Our time in West Country went very quickly. We visited the Bodmin Church in Cornwall and the Eastlake Farm in Devon, both places we had visited in the past and have significance to the family name. We also did research in Truro and Redruth in Cornwall, and Sowton, Devon. I will try and write an article on both the church and the farm when I get home.
We also arranged to meet another researcher of our family name(s) in Bratton Clovelly in Devon. She has concluded that all of these variant names will most likely date back to the name, Byestelake (loosely, east by the stream or water) in Devon, and identified in the Assise Rolls of 1244 in the Broadwoodwidger Parish. This connection of the variant names is certainly what I hope our DNA project will confirm… that we share a common ancestor.
Researching in the Devon Heritage Center at Moor House in Sowton (near Exeter), I found it unbelievable how many more records have been digitized since we were last here in 2010. I hope to share a list of websites when I get my research organized at home.. All of us interested in this name can now do so much online from the United States. Seeing digitized copies isn’t like holding the old documents, but sometimes the translations are much more understandable, both because of the language (often Old English and Latin) and because of the aging of the documents. We left Devon on Sunday, May 26th, to continue research on other family names in Sussex. When I get my photos organized, I will post some additional pictures to summarize our trip, but this will be my last post while traveling. What a fascinating journey it has been!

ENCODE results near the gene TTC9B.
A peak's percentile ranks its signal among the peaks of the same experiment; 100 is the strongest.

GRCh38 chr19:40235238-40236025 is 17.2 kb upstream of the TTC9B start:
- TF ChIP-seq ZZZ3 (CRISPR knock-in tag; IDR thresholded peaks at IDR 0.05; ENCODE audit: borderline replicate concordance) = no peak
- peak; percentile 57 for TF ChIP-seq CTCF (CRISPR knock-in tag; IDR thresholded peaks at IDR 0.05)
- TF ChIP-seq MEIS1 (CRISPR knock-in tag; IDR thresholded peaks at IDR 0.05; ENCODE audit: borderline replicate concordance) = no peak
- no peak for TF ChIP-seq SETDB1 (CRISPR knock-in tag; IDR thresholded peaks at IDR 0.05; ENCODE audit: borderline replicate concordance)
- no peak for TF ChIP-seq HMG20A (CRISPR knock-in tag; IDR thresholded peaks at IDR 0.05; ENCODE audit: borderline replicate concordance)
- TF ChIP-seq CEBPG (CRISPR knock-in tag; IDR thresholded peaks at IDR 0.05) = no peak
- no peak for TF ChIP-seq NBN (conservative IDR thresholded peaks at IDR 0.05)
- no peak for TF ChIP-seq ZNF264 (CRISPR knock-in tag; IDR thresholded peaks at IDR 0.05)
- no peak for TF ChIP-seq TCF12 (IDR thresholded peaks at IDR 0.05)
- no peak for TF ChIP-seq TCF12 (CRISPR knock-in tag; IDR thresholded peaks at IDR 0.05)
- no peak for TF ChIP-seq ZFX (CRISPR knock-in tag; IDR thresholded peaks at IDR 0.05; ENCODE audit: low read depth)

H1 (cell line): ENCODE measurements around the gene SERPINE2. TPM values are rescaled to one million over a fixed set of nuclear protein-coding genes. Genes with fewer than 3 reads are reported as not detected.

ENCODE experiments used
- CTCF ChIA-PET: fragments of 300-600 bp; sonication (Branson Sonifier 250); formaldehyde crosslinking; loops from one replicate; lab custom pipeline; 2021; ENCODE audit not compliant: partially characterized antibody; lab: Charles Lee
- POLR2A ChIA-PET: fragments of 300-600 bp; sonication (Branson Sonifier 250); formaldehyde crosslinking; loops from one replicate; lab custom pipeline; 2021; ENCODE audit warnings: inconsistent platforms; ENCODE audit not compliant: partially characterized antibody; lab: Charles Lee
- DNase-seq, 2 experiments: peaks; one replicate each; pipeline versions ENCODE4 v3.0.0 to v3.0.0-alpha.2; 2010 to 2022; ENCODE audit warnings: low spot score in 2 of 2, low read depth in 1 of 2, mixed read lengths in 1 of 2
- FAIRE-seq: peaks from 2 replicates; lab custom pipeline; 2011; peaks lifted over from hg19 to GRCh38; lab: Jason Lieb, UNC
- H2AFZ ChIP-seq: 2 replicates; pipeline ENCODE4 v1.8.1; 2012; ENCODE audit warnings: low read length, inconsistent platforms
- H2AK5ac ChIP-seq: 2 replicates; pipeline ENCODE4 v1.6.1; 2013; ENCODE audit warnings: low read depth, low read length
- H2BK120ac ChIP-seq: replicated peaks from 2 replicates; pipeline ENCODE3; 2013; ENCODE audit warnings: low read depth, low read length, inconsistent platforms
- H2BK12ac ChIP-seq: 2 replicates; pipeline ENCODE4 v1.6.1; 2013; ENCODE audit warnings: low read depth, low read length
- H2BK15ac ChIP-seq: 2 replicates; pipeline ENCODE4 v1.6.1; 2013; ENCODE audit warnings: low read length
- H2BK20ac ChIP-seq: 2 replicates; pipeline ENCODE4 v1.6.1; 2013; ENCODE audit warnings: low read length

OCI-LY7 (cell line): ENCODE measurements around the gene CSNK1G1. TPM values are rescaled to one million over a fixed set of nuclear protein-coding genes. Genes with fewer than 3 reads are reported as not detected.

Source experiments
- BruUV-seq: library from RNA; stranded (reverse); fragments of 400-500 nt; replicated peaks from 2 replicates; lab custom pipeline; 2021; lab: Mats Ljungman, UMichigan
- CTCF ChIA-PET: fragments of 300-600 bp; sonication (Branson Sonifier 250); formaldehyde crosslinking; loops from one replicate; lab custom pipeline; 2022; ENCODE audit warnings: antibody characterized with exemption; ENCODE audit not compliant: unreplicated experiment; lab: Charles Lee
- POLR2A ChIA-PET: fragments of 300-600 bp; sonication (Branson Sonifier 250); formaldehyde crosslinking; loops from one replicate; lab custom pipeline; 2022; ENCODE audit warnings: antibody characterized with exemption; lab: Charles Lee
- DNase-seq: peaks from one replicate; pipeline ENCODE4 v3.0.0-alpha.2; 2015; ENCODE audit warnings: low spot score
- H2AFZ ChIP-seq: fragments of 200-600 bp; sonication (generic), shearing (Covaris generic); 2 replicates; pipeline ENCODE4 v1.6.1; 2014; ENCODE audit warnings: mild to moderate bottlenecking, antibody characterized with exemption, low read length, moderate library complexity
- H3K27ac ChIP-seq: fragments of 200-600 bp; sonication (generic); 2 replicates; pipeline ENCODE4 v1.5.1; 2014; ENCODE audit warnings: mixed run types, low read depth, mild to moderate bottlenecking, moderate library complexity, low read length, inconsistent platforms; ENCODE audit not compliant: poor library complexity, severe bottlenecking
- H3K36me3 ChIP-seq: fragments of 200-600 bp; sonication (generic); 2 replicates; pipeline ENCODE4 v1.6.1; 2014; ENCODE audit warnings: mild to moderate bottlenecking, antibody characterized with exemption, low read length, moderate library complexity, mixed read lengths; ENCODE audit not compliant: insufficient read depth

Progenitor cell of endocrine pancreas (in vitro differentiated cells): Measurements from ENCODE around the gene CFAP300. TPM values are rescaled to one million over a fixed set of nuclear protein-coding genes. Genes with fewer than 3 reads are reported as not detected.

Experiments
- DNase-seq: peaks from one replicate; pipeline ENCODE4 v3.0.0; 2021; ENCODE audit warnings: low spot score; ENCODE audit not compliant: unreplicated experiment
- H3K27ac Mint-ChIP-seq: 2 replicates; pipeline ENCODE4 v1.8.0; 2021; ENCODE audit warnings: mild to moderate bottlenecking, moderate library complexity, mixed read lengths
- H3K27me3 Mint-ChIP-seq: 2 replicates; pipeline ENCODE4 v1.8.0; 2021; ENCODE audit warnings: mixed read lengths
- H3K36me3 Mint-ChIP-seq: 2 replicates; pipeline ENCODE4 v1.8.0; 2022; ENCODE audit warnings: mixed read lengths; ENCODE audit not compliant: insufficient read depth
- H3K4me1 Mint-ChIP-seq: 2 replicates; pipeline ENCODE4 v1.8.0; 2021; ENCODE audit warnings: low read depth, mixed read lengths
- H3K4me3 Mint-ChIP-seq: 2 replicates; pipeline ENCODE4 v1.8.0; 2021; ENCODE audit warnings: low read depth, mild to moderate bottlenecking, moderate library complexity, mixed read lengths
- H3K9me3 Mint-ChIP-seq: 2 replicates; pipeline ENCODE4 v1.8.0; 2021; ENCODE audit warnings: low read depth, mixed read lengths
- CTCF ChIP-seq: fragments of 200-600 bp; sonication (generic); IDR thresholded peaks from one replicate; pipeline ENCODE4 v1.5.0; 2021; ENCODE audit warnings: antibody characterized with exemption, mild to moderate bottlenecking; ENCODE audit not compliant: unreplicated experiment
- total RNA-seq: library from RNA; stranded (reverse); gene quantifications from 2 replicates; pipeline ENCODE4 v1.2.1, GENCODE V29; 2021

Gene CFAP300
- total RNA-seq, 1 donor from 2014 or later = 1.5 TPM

On Monday, May 6th, we left Salisbury and after stopping to visit friends near Ilminster, we traveled the well-known route to Cornwall on A30, across the Moor in Devon (passing close to Bratton Clovelly and where the Eastlake Farm is located and where we will visit in a couple of weeks) to Lanhydrock Hotel in Bodmin, Cornwall. Just down the road we enter Bodmin passing the church featured on my Blog. We will return to visit as we have on all of our trips but after driving we are always happy to settle in our hotel (especially one that we know and love like Lanhydrock). Coming to Cornwall feels like coming home. The people are friendly helpful (like assisting with opening our gas tank lid on our very automatic rental car…the trick is to open the lid immediately after turning off the engine). Although we had lovely weather in Salisbury, the forecast is for wind and rain in Cornwall. Fortunately Tuesday was lovely (as they say over here) and the rain didn’t hit until Wednesday.
Russ and I arrived in Great Britain on May 1st. We stayed in Salisbury for 5 nights as a transition time getting over jet lag. Salisbury is one of our favorite cities and we have visited it on every one of our trips to the UK beginning in 1979, having discovered the ancient hotel, Red Lion Inn, identified as the oldest continuous hotel in England. The original building was constructed in the 1200’s to house workmen building the Cathedral. I have no ancestors that I am aware of in Wiltshire, but Russ does, and he claims St. Thomas Church in the city center as one of his ancestral churches.
Russ and I will be visiting Great Britain again this spring, spending three weeks in Cornwall and Devon and continuing our research into the Eastlick/Eastlake name(s). We have visited and researched in Cornwall on nine trips between 1995 and 2010, and did extensive research in Devon in 2010. We have been to the Bodmin Church (St Petroc) each time, and the last trip in 2010 we discovered, quite by accident, the Eastlake Farm near Bratton Clovelly in Devon. With the Eastlick Name Project in Family Tree DNA I hope to begin to trace the Eastlick/Eastlake lines more definitively to these and other locations in Great Britain. On most of our trips we have kept a journal. This trip I hope to blog about any new information we may discover as well as sharing the joy of being in my second homeland.